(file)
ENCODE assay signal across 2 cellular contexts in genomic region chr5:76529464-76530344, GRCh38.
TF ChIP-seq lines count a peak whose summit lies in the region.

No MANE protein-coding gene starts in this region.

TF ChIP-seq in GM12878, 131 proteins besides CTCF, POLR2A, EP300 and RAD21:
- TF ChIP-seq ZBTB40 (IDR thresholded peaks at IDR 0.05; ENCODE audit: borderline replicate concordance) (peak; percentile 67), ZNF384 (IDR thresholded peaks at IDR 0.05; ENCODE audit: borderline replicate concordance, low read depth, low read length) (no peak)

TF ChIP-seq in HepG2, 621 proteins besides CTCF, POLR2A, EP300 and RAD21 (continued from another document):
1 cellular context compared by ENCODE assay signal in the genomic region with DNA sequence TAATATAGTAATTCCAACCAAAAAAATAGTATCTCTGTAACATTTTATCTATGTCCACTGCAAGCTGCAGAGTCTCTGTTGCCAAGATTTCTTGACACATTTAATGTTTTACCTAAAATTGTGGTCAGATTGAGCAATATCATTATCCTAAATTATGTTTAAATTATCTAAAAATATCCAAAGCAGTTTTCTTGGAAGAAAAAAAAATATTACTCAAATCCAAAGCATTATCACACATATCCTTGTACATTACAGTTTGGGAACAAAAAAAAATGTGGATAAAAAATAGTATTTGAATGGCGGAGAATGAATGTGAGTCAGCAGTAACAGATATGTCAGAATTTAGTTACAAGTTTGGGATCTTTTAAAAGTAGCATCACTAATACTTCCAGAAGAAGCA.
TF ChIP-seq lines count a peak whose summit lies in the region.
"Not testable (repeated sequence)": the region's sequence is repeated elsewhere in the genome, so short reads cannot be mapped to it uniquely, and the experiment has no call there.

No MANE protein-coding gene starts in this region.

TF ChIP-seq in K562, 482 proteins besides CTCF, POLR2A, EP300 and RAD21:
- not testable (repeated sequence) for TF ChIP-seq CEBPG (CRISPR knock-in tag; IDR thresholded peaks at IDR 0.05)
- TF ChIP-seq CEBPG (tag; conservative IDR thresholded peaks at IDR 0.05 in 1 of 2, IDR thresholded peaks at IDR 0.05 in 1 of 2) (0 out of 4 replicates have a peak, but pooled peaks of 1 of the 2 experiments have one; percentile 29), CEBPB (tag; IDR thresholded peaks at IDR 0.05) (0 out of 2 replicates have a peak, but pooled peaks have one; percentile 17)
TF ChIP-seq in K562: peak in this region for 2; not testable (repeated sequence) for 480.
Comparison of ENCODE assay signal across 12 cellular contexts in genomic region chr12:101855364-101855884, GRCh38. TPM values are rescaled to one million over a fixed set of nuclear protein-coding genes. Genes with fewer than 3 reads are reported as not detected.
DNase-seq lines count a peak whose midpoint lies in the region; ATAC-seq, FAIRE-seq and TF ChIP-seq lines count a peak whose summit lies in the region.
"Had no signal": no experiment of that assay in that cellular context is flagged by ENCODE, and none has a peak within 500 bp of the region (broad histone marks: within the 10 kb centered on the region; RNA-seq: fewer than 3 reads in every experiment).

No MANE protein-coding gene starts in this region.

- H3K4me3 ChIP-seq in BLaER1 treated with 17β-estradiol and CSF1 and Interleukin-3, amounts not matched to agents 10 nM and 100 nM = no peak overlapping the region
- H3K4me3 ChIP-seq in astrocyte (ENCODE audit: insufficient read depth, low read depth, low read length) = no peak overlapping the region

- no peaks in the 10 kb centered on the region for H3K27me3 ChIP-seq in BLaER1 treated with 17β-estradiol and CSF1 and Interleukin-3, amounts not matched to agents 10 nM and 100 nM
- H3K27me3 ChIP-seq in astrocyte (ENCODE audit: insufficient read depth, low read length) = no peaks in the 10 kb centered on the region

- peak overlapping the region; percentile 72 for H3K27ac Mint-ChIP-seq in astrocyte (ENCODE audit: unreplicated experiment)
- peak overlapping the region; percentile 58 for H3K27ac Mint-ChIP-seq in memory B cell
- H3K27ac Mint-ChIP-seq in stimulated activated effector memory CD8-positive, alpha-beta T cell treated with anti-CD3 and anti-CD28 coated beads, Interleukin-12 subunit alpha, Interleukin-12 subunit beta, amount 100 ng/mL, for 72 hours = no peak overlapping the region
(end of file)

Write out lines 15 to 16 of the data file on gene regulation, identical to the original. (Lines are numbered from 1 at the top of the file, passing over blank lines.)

Comparison of ENCODE assay signal across 12 cellular contexts in genomic region chr12:101855364-101855884, GRCh38. TPM values are rescaled to one million over a fixed set of nuclear protein-coding genes. Genes with fewer than 3 reads are reported as not detected.
DNase-seq lines count a peak whose midpoint lies in the region; ATAC-seq, FAIRE-seq and TF ChIP-seq lines count a peak whose summit lies in the region.